Reeth – NY 975005
Interestingly, whilst the Old Gang mill was one of the largest in the area, a search of the archives has failed to reveal either when it was built or closed. Nevertheless, there are some clues. For example, the mill is shewn on the first edition of the O.S. 1/10560 sheet for the area, which was surveyed in 1854. Moreover, because the Old Gang mill’s flues unite before being led into the old flue via the New mill’s southern hearth, the Old Gang mill could be built without interrupting smelting. The New mill would have to stop working, however, when the connection was made and any openings were sealed up. The only detectable break in smelting was between February and April in 1846 which, in the absence of evidence to the contrary, is the date proposed for the transfer of smelting to the Old Gang mill.
As with many similar ventures, the mill was not suddenly closed but it limped on for around fifteen years. Dr Raistrick wrote that it had stopped serious smelting by 1885, which is reasonable, but gave no date of closure. Clough, on the other hand, noted that, according to Mr Hannam Place, “the last ore was smelted in 1898, but for several years prior to this date very little work had been done”. The Government mineral statistics show that the Old Gang mines ore yielded about 74 per cent lead until 1888 and it was only 54 per cent thereafter. This change coincided with the demise of the Old Gang Mining Company and the start of the Old Gang Mining Company Ltd, which also sold parcels of its ore to outside smelters. Nevertheless, the mill smelted in small way until at least October 1899, and possibly until 1903. By 1913, however, the mill had closed and the mine was selling its ore to John Walton & Co. at Castleside.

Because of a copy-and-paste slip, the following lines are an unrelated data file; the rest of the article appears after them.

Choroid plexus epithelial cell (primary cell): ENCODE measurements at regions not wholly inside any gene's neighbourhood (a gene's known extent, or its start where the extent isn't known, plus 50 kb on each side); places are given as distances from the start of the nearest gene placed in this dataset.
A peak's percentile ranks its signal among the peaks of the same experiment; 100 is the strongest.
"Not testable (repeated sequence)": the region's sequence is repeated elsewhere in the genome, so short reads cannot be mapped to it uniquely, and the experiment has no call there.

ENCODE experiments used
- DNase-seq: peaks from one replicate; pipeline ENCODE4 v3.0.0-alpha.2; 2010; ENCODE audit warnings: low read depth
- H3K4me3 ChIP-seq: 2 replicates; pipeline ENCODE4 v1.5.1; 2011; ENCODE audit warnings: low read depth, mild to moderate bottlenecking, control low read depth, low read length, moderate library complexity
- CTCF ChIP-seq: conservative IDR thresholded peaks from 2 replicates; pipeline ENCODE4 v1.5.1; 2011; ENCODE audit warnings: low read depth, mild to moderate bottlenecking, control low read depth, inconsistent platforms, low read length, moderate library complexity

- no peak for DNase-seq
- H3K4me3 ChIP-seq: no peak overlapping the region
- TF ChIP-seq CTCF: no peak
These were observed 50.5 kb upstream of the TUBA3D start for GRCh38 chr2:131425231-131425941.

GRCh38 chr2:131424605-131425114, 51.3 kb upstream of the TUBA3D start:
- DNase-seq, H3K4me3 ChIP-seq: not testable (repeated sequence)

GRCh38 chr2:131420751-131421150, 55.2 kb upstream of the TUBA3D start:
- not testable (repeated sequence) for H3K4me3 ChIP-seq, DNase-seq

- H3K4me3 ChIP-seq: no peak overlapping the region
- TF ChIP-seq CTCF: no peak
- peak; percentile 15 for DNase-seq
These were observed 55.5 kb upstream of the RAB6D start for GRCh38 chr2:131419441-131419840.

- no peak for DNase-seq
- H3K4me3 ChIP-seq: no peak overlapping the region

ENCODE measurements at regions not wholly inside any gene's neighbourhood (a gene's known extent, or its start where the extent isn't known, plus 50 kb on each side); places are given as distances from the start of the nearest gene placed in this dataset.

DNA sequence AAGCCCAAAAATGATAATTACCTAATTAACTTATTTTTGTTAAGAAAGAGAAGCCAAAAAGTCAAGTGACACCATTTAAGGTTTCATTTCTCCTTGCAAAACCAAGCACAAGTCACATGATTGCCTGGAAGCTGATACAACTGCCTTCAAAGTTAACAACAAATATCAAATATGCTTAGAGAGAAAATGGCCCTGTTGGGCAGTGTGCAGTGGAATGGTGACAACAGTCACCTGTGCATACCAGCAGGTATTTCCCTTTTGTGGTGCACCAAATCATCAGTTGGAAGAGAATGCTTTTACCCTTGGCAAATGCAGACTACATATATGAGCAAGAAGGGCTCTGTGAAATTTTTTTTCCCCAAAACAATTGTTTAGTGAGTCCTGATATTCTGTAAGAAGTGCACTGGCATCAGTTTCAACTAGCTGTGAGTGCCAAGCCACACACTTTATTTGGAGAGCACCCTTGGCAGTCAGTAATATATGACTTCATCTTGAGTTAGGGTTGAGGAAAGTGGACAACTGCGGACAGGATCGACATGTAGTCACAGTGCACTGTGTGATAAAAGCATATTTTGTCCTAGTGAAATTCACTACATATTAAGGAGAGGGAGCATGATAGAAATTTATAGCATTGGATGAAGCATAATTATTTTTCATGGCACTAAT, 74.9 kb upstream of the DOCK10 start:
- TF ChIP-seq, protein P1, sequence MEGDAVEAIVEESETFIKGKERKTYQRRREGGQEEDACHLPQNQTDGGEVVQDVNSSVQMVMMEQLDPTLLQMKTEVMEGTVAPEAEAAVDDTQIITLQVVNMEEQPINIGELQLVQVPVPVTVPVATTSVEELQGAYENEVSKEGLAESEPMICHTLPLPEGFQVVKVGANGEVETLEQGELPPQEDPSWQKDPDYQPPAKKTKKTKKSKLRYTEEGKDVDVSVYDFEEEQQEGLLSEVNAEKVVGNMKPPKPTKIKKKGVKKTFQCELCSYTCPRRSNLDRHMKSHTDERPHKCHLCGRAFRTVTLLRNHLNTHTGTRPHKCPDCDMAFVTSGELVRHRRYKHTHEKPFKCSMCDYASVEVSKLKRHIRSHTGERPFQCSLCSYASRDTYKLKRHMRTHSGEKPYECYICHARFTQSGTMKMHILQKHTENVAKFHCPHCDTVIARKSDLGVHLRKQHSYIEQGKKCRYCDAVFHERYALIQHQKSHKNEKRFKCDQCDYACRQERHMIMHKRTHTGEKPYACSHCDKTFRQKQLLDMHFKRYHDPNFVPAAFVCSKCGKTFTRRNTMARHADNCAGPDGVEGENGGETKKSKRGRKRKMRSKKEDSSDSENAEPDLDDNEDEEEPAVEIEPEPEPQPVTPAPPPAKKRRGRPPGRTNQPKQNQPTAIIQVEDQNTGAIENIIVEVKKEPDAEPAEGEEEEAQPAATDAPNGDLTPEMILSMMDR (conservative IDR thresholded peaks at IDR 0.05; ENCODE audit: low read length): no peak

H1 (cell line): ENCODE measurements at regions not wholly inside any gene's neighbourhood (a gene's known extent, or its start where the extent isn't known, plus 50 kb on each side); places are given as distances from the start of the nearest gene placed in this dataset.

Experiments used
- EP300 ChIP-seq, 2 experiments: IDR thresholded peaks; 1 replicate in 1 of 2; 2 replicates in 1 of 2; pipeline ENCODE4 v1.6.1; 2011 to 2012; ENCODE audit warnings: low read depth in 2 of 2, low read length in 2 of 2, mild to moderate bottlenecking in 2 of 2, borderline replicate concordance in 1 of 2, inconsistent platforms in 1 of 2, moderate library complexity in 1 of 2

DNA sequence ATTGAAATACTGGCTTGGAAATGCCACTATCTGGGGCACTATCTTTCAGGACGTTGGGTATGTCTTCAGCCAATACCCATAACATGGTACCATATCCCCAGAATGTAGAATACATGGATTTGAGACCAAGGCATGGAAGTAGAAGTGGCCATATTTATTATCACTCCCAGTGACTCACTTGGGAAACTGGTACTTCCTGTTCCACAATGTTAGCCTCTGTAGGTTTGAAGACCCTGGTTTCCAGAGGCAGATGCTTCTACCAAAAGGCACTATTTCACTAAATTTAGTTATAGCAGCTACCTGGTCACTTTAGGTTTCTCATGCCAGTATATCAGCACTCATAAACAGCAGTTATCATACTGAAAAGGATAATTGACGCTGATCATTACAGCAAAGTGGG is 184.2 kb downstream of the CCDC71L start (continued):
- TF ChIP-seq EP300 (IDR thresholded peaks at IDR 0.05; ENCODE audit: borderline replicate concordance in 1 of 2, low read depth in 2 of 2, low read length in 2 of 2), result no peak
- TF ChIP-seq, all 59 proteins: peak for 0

Old Gang and Surrender were the largest AD smelt mills, but there were another five mills in the AD liberties.
Further information and references can be found in:
- Gill, M.C. Yorkshire Smelting Mills Part 1, Northern Mine Research Society Memoirs 1992, British Mining No 45, pp 111-150